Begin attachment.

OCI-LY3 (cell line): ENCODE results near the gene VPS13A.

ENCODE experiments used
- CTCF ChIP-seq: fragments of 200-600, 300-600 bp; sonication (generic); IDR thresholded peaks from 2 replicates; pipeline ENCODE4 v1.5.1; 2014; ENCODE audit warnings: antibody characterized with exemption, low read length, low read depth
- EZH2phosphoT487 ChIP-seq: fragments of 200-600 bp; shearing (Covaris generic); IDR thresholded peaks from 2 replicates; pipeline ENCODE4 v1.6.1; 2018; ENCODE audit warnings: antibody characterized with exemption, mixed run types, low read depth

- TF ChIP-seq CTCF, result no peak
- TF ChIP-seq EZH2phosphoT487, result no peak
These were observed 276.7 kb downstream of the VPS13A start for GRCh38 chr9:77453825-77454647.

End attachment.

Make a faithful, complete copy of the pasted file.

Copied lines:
OCI-LY3 (cell line): ENCODE results near the gene VPS13A.

ENCODE experiments used
- CTCF ChIP-seq: fragments of 200-600, 300-600 bp; sonication (generic); IDR thresholded peaks from 2 replicates; pipeline ENCODE4 v1.5.1; 2014; ENCODE audit warnings: antibody characterized with exemption, low read length, low read depth
- EZH2phosphoT487 ChIP-seq: fragments of 200-600 bp; shearing (Covaris generic); IDR thresholded peaks from 2 replicates; pipeline ENCODE4 v1.6.1; 2018; ENCODE audit warnings: antibody characterized with exemption, mixed run types, low read depth

- TF ChIP-seq CTCF, result no peak
- TF ChIP-seq EZH2phosphoT487, result no peak
These were observed 276.7 kb downstream of the VPS13A start for GRCh38 chr9:77453825-77454647.